The Netherlands’ and the St. Louis Symphony’s Vonk had conducted the Philharmonic indoors in April 1999; I admired him then, and I did again last week. He cuts an ungainly figure on the podium; he looks to be on stilts not completely under control. But he makes marvelous music, a kind of throwback to the solid, European-based musicianship for which words like probity were invented. He gave us two Beethoven symphonies (the “Eroica” and, two nights later, the “Pastoral”) in exceedingly attractive, warm-hearted readings — but, alas, without the first-movement repeats that help define the stature of both works. There were amplification problems both nights that created particular pitfalls for Beethoven’s wonderful scoring: the horns overmiked, the winds poorly balanced. Worse yet, the Great Bassoon Joke in the third movement of the “Pastoral” was totally inaudible both times around.

Jaime Laredo played the Bruch G minor Concerto at Vonk’s first concert, suggesting only that both violinist and concerto cry out for pasture. Someone at the controls turned up the volume on Laredo’s violin about halfway through; that made it louder but not better. On Thursday came the inevitable, the Tchaikovsky First Piano Concerto, with a merely okay — and far from note-perfect — delivery by Jean-Yves Thibaudet.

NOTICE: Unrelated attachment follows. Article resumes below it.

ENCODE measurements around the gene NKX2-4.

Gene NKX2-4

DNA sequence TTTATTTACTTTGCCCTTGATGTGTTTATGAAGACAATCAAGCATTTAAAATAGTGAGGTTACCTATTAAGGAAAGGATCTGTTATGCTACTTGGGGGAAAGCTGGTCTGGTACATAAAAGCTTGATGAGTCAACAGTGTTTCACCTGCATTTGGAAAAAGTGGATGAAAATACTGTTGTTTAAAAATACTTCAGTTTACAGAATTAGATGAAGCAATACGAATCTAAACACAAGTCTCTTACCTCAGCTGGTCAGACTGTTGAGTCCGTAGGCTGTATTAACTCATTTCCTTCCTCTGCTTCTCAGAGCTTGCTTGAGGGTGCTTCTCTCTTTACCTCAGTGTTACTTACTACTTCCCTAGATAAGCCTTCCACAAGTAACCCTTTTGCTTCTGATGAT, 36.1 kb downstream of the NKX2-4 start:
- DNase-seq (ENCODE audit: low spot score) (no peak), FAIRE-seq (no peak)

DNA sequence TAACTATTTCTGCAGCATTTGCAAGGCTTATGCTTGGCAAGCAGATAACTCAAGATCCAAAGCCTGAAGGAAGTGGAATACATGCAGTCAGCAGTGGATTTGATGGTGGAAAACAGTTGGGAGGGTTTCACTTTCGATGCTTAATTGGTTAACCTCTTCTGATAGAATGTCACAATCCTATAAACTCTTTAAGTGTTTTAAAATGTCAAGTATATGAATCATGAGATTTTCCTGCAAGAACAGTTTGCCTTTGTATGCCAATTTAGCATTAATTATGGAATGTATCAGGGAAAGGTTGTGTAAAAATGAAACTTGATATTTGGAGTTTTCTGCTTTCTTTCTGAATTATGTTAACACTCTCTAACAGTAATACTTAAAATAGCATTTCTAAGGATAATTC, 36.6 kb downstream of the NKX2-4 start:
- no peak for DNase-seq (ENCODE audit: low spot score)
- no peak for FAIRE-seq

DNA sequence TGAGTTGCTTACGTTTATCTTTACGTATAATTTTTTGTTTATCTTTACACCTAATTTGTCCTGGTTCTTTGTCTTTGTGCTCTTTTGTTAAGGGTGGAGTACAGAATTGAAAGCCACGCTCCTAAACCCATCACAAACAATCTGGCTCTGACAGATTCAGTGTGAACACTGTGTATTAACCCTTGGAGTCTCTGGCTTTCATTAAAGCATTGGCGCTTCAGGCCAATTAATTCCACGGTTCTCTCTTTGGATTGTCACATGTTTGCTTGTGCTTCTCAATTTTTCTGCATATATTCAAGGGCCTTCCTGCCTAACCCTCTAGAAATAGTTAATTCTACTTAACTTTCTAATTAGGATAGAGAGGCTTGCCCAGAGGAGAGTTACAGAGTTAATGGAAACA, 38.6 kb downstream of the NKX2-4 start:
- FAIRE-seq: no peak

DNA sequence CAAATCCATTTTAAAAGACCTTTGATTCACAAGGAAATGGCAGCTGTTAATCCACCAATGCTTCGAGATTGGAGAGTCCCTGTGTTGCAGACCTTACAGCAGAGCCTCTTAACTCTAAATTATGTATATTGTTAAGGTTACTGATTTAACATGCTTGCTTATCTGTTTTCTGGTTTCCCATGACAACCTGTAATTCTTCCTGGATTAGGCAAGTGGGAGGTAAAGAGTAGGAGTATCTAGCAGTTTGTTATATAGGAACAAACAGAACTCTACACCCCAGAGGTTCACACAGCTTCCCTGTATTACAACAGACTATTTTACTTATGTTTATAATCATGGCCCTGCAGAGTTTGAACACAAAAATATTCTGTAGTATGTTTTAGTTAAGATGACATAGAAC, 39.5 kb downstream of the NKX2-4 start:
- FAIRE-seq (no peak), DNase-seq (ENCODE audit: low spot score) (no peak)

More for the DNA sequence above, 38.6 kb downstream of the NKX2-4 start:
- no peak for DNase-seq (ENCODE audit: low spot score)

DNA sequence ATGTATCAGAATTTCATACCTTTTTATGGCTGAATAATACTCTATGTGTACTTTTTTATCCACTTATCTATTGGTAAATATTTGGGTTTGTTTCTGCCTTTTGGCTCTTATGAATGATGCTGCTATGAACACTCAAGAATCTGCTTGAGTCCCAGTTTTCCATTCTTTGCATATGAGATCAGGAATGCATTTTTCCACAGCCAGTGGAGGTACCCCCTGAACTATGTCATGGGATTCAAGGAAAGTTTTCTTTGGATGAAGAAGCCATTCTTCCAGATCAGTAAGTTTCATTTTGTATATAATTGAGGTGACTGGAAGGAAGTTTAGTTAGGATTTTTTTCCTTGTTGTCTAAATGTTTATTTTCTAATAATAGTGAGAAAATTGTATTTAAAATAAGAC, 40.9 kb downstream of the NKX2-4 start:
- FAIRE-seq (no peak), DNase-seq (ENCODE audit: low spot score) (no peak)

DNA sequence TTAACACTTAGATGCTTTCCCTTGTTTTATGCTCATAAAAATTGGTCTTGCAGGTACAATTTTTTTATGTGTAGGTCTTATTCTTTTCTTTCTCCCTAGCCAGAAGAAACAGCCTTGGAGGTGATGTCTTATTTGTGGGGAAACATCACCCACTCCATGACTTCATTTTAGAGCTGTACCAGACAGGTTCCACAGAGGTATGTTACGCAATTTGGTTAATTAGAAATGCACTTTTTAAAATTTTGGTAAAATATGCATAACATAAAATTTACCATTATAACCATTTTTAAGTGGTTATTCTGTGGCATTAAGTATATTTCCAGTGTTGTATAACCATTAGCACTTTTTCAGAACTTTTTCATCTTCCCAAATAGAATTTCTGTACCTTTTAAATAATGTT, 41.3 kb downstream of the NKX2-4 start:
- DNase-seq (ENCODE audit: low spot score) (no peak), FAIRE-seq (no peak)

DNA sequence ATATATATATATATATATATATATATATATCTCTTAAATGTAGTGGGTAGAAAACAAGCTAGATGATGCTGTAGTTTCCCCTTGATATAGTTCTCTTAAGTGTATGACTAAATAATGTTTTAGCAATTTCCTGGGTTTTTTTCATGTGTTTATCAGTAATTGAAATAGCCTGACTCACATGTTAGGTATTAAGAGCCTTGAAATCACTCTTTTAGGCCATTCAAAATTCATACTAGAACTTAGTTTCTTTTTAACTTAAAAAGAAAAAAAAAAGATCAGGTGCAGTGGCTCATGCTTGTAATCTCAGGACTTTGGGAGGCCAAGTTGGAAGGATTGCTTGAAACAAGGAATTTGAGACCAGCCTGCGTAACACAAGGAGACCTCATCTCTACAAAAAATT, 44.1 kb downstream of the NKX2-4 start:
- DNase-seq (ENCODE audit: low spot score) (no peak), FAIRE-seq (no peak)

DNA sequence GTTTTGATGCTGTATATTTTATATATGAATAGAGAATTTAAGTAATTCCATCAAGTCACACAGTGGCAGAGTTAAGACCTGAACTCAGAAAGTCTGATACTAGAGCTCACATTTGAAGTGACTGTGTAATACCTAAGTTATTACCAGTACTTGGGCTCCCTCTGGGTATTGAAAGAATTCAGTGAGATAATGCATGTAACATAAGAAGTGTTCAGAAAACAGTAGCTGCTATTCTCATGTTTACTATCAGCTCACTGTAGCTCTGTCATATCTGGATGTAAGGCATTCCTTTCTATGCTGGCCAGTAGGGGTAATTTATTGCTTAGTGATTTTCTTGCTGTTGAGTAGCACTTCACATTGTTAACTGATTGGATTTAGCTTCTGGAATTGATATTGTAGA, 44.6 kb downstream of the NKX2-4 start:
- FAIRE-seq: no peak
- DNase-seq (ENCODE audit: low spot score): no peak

Back East the arrival of the seed catalogs in midwinter announces the prospect of warmer weather ahead. Out here the arrival of the Da Camera Society’s Chamber Music in Historic Sites brochure in midsummer announces the prospect of cooler weather ahead. Both publications bear the message that this is, or is trying to be, the best of worlds.

Once again, founder, artistic director and blithe spirit MaryAnn Bonino has put together an alluring parlay: 28 events — string quartets, early-music groups, jazz, Bach, kid stuff — each one in a setting as if God and the architects had first heard the music and then done the designs. There’s Union Station for jazz, the Queen Mary for a chamber orchestra, churches all over town, the glorious rotunda at the Doheny Mansion for a whole series of enchanted Fridays. Next time a visitor from beyond the mountains starts in about Los Angeles’ lack of class in the arts, MaryAnn’s brochure is what you brandish. Ask for one at (310) 954-4300, and prepare to salivate.